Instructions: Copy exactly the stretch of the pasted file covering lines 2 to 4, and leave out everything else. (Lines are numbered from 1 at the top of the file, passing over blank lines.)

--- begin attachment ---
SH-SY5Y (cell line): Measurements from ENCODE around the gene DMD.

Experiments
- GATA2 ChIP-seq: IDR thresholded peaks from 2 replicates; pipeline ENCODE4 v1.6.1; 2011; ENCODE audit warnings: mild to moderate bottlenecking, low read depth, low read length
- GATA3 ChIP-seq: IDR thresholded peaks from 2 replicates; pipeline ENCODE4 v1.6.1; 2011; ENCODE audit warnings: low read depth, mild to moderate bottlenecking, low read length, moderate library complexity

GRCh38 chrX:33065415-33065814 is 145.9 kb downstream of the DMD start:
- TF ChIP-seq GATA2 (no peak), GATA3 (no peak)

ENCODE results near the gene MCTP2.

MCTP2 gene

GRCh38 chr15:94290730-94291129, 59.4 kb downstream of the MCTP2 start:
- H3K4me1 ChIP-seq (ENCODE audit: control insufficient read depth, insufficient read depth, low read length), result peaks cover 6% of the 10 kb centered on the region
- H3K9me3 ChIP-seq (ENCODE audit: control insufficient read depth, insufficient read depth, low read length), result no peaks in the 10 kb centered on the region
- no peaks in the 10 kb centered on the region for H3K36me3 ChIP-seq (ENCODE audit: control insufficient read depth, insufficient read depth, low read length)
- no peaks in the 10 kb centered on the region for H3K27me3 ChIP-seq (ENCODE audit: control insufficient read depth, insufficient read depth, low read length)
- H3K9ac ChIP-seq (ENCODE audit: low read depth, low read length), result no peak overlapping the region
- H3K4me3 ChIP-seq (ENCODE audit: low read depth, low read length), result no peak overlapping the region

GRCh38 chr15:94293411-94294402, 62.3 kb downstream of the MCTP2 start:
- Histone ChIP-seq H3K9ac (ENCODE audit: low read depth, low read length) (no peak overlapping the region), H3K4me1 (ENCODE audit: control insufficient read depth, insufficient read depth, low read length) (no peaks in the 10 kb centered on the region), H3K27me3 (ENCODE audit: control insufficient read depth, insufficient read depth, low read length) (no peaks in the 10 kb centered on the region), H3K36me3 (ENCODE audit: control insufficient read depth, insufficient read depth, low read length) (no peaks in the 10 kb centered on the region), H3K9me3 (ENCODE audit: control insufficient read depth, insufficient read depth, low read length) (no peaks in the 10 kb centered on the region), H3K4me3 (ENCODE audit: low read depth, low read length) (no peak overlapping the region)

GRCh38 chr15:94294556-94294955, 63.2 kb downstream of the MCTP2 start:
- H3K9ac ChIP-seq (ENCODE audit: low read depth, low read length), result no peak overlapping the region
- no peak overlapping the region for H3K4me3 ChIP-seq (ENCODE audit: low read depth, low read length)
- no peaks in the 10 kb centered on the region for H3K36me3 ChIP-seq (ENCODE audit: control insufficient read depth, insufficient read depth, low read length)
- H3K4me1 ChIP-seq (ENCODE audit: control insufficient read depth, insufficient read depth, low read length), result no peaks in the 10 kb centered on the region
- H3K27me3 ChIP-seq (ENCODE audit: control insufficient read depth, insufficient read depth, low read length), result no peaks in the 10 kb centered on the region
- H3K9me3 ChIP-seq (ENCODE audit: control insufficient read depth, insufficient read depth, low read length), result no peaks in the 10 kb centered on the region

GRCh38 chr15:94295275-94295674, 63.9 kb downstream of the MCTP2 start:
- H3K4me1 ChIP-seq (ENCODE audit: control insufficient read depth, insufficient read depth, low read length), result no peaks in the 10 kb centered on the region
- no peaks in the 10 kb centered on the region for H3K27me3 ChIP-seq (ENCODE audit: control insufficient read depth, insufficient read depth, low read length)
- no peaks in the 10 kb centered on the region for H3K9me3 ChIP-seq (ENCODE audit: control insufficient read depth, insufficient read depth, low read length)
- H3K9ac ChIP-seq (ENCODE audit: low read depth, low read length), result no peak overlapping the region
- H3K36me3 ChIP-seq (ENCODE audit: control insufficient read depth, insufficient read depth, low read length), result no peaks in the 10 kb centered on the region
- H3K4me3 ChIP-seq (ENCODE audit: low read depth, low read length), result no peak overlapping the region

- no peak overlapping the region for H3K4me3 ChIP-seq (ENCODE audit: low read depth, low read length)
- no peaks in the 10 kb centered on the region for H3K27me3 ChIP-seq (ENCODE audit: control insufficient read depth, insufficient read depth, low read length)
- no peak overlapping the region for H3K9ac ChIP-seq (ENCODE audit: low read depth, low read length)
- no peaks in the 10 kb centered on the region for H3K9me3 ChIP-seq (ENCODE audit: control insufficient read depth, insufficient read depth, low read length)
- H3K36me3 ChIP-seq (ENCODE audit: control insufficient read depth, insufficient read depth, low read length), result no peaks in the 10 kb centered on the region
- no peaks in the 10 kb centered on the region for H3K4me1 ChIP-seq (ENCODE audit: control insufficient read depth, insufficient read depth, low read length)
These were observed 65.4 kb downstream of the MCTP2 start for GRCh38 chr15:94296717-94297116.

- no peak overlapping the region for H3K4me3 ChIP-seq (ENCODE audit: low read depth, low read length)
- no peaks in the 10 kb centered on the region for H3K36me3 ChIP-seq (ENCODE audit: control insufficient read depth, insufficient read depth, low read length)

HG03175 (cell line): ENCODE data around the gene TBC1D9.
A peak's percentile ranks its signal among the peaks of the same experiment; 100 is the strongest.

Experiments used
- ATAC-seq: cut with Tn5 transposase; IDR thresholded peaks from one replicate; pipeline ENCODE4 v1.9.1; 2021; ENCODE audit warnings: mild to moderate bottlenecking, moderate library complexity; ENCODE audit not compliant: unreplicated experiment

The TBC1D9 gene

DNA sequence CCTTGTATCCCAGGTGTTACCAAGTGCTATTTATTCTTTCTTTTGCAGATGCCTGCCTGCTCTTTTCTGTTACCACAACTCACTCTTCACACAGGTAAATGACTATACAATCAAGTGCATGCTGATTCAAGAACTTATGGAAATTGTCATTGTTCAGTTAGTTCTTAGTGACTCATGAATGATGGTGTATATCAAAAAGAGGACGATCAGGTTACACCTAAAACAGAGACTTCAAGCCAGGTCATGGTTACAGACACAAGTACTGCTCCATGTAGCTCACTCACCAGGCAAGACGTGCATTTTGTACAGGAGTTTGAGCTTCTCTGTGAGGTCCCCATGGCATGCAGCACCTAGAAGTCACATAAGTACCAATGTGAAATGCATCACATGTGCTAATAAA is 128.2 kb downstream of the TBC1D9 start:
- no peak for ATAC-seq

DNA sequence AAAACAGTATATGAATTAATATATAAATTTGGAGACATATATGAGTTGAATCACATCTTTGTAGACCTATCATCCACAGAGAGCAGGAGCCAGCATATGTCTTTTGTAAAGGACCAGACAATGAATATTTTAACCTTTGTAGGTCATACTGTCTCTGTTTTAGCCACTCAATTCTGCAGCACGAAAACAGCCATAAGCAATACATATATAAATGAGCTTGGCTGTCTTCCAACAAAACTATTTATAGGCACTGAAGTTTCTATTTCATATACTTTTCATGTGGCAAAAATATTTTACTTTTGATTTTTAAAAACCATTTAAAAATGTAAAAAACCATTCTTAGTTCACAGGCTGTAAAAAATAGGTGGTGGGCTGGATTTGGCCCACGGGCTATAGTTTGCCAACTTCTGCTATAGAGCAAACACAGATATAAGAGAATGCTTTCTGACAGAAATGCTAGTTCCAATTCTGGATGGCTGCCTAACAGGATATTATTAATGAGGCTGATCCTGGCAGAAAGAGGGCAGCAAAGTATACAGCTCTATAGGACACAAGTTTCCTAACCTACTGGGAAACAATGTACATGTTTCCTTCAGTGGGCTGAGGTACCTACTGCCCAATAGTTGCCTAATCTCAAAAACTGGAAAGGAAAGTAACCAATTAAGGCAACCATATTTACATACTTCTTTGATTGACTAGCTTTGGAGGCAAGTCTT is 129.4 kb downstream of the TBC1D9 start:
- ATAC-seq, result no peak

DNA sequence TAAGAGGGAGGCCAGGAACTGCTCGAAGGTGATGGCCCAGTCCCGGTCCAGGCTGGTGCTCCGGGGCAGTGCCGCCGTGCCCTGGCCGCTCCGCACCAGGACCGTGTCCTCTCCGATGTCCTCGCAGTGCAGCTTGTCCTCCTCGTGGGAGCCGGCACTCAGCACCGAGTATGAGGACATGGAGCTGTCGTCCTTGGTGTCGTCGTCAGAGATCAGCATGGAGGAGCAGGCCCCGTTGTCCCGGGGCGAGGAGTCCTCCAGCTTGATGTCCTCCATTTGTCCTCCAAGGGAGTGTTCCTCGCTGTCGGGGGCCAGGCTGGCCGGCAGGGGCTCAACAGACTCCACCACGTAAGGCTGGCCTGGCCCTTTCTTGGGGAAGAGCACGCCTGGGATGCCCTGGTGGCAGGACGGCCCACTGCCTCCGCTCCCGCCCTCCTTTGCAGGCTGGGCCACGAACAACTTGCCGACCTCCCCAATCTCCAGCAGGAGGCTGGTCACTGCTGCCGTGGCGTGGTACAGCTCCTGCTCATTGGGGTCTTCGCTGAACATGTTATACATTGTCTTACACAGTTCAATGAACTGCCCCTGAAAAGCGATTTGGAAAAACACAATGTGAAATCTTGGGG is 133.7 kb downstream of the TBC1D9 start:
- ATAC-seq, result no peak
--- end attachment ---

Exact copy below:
Experiments
- GATA2 ChIP-seq: IDR thresholded peaks from 2 replicates; pipeline ENCODE4 v1.6.1; 2011; ENCODE audit warnings: mild to moderate bottlenecking, low read depth, low read length
- GATA3 ChIP-seq: IDR thresholded peaks from 2 replicates; pipeline ENCODE4 v1.6.1; 2011; ENCODE audit warnings: low read depth, mild to moderate bottlenecking, low read length, moderate library complexity